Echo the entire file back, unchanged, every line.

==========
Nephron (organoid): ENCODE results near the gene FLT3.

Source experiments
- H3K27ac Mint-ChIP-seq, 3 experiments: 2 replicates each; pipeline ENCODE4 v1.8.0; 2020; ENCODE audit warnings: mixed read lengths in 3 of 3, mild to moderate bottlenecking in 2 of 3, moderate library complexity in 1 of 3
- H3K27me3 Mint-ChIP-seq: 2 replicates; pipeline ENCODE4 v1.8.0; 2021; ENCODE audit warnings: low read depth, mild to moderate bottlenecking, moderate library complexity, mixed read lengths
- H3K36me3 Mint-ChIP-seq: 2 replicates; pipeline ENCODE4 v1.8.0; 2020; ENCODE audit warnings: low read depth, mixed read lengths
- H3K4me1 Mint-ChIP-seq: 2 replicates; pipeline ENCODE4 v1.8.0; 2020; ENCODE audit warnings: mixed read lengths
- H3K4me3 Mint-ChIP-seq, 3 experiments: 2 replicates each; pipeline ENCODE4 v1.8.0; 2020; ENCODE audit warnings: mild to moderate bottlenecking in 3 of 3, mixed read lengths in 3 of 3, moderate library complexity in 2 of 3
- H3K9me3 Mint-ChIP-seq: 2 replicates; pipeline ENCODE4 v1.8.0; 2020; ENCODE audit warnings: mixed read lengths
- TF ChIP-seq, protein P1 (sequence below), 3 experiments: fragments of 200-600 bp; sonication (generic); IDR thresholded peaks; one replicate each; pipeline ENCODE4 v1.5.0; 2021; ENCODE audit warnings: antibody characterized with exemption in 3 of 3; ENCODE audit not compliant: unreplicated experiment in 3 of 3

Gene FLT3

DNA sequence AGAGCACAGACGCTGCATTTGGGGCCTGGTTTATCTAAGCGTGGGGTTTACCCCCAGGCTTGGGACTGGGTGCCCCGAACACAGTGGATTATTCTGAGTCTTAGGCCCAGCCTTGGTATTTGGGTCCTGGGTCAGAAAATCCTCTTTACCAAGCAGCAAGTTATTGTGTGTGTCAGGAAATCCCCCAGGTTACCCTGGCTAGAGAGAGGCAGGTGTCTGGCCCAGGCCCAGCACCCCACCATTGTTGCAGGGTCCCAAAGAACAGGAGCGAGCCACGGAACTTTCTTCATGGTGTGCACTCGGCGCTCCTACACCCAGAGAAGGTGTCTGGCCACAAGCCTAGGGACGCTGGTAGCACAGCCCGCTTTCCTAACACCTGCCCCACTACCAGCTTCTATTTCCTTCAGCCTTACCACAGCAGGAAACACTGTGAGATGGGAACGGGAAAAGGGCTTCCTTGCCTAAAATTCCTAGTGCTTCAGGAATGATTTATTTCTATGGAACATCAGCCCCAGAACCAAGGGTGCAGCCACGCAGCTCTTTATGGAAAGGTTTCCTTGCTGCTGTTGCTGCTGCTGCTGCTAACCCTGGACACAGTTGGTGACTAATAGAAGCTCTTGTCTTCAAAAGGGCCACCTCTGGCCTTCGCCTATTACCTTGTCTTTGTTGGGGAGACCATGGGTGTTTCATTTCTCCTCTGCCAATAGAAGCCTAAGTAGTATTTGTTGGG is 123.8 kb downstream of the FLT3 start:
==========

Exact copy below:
Nephron (organoid): ENCODE results near the gene FLT3.

Source experiments
- H3K27ac Mint-ChIP-seq, 3 experiments: 2 replicates each; pipeline ENCODE4 v1.8.0; 2020; ENCODE audit warnings: mixed read lengths in 3 of 3, mild to moderate bottlenecking in 2 of 3, moderate library complexity in 1 of 3
- H3K27me3 Mint-ChIP-seq: 2 replicates; pipeline ENCODE4 v1.8.0; 2021; ENCODE audit warnings: low read depth, mild to moderate bottlenecking, moderate library complexity, mixed read lengths
- H3K36me3 Mint-ChIP-seq: 2 replicates; pipeline ENCODE4 v1.8.0; 2020; ENCODE audit warnings: low read depth, mixed read lengths
- H3K4me1 Mint-ChIP-seq: 2 replicates; pipeline ENCODE4 v1.8.0; 2020; ENCODE audit warnings: mixed read lengths
- H3K4me3 Mint-ChIP-seq, 3 experiments: 2 replicates each; pipeline ENCODE4 v1.8.0; 2020; ENCODE audit warnings: mild to moderate bottlenecking in 3 of 3, mixed read lengths in 3 of 3, moderate library complexity in 2 of 3
- H3K9me3 Mint-ChIP-seq: 2 replicates; pipeline ENCODE4 v1.8.0; 2020; ENCODE audit warnings: mixed read lengths
- TF ChIP-seq, protein P1 (sequence below), 3 experiments: fragments of 200-600 bp; sonication (generic); IDR thresholded peaks; one replicate each; pipeline ENCODE4 v1.5.0; 2021; ENCODE audit warnings: antibody characterized with exemption in 3 of 3; ENCODE audit not compliant: unreplicated experiment in 3 of 3

Gene FLT3

DNA sequence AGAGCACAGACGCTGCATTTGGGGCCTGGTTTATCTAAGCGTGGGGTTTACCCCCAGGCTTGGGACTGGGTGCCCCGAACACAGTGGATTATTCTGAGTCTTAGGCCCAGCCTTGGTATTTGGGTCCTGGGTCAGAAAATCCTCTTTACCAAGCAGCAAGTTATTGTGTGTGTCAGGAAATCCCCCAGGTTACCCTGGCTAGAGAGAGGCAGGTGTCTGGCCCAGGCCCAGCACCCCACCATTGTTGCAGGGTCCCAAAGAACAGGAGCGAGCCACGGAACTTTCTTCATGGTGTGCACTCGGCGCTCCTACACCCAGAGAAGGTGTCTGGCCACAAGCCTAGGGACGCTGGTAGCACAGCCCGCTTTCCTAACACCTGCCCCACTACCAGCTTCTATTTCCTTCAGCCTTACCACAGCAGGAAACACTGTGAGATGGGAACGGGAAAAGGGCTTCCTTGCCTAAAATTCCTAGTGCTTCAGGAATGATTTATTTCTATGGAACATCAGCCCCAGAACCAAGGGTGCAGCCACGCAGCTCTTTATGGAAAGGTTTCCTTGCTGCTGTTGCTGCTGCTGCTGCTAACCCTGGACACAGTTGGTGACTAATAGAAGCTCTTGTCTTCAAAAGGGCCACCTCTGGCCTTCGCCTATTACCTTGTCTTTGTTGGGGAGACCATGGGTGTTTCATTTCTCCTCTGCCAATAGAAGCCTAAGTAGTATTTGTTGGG is 123.8 kb downstream of the FLT3 start: